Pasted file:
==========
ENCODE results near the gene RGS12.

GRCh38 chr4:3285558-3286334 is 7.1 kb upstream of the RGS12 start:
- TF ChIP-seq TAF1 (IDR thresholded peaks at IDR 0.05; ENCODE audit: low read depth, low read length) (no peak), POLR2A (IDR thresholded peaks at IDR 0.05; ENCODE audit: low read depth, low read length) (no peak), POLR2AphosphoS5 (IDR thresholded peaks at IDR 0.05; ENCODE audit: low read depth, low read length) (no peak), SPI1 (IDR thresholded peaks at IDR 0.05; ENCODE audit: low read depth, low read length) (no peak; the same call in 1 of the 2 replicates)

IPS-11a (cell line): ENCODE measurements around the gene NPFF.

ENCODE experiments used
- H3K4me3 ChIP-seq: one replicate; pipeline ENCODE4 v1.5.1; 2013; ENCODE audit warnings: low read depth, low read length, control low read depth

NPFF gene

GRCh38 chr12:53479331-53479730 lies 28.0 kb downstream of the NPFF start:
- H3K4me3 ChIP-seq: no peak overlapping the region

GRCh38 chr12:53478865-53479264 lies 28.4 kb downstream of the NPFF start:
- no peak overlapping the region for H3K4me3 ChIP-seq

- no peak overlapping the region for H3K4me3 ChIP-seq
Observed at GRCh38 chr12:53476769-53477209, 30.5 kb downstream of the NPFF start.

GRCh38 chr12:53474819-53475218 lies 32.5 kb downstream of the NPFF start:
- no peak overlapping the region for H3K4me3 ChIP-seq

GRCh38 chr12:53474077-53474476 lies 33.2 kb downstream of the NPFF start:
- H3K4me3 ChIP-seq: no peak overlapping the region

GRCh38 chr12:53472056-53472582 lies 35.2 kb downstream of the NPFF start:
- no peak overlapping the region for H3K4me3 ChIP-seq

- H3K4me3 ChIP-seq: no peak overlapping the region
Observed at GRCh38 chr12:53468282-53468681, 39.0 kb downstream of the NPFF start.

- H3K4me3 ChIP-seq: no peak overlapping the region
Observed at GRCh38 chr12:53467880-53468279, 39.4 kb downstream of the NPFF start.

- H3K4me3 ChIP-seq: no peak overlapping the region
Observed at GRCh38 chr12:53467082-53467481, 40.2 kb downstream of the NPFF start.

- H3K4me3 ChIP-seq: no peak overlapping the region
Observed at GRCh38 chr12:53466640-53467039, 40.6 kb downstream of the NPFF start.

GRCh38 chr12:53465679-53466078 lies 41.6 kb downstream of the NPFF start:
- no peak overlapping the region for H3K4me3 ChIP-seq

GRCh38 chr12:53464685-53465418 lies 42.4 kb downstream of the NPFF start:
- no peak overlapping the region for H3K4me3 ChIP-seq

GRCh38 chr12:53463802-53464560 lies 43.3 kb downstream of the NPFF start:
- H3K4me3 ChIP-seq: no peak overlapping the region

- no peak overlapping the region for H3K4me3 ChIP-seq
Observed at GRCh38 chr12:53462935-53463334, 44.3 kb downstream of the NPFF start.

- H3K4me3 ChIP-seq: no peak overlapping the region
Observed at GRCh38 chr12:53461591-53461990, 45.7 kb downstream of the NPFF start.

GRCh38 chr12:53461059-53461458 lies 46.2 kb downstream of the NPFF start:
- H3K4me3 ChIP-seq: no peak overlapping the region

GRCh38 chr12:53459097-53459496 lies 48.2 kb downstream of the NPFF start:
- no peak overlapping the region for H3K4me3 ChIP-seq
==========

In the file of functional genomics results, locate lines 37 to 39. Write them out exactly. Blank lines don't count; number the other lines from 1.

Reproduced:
Observed at GRCh38 chr12:53461591-53461990, 45.7 kb downstream of the NPFF start.

GRCh38 chr12:53461059-53461458 lies 46.2 kb downstream of the NPFF start:
- H3K4me3 ChIP-seq: no peak overlapping the region